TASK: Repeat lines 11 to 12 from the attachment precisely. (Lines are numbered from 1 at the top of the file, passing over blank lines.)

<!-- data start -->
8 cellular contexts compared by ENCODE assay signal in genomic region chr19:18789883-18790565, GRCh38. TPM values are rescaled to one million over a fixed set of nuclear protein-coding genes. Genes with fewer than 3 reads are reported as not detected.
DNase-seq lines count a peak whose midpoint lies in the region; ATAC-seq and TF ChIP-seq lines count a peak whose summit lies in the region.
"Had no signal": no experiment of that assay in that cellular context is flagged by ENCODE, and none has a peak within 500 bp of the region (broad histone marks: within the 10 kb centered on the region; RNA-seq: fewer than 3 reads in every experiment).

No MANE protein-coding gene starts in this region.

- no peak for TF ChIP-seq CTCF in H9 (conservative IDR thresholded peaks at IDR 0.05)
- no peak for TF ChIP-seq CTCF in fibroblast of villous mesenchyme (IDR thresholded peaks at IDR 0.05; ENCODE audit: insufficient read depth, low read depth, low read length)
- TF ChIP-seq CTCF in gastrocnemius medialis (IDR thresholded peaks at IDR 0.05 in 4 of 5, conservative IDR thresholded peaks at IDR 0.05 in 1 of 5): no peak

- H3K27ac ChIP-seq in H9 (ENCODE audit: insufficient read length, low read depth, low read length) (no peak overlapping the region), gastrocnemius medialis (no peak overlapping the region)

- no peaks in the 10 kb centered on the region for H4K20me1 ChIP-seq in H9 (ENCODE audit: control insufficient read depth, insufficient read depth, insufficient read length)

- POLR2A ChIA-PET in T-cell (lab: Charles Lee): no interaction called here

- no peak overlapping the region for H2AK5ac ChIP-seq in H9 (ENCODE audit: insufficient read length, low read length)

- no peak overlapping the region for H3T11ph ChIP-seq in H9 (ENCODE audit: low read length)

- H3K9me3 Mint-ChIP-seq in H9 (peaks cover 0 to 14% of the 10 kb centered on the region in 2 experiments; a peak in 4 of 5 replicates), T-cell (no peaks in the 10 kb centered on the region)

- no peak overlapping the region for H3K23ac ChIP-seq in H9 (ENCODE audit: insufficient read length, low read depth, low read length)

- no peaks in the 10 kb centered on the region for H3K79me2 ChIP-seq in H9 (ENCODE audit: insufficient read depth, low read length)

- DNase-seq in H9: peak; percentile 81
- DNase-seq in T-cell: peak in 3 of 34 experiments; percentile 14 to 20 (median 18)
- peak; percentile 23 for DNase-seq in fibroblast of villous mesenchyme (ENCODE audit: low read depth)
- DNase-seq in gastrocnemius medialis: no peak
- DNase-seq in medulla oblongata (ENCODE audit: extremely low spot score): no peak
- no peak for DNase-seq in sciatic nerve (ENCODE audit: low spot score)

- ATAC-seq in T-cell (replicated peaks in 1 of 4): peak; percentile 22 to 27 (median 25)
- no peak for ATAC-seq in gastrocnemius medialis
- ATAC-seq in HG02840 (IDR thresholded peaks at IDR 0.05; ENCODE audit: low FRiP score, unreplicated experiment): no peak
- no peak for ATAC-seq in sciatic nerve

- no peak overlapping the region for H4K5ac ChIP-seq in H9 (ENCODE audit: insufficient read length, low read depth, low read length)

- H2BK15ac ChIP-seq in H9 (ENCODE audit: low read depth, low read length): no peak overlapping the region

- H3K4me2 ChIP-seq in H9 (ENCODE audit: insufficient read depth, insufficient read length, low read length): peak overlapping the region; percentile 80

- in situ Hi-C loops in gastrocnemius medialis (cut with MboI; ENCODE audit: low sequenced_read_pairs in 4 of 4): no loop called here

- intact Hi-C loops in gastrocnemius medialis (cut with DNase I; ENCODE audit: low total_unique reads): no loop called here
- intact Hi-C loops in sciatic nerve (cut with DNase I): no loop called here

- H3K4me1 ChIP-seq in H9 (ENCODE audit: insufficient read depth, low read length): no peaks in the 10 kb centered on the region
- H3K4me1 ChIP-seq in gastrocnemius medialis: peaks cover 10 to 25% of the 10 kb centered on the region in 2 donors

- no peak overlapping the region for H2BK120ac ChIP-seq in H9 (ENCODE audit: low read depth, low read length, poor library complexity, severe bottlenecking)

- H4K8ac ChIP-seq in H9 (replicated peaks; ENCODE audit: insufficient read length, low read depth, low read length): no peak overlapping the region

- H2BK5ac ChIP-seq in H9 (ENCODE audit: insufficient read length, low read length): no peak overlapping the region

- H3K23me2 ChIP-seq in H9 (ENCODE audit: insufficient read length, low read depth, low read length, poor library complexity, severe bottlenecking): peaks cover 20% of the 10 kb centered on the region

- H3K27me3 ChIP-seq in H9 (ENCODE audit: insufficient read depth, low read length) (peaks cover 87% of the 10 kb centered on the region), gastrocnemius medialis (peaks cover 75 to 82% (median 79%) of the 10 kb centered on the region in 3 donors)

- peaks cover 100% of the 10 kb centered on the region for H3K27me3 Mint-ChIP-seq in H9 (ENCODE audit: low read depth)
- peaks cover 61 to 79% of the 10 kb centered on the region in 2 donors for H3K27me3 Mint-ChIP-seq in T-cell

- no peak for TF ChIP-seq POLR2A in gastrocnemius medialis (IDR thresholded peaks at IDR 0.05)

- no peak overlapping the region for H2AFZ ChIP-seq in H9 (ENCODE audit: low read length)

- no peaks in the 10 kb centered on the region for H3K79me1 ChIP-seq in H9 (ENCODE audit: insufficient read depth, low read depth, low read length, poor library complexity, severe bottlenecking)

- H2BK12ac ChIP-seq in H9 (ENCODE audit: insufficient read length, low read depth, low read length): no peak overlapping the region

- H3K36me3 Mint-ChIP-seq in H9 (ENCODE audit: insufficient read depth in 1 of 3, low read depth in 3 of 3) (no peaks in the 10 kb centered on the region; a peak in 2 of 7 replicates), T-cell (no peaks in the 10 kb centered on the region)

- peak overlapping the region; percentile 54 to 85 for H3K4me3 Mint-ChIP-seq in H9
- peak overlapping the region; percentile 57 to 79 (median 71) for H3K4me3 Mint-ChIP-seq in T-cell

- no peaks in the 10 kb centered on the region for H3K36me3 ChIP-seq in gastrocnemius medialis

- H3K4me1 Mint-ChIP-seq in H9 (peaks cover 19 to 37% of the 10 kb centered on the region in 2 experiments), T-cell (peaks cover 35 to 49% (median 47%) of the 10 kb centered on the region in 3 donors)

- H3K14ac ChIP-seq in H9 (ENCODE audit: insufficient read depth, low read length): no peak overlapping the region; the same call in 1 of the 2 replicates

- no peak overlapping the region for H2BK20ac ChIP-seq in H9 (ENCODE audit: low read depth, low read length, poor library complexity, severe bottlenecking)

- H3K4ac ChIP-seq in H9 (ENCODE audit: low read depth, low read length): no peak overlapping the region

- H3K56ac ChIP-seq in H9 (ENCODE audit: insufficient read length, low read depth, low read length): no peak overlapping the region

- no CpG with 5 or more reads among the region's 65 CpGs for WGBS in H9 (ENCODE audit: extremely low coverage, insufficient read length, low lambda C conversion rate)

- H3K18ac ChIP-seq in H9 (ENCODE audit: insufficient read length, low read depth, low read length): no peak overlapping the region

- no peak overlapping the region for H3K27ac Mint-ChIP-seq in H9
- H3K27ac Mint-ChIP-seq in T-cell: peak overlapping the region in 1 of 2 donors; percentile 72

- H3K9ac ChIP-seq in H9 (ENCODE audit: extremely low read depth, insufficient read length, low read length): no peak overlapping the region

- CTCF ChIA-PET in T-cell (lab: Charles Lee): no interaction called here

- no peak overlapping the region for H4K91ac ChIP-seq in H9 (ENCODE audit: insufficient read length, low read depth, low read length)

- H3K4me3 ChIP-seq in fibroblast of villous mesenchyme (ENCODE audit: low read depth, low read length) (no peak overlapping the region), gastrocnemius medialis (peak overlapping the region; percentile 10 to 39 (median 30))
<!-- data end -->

- no peak overlapping the region for H2AK5ac ChIP-seq in H9 (ENCODE audit: insufficient read length, low read length)

- no peak overlapping the region for H3T11ph ChIP-seq in H9 (ENCODE audit: low read length)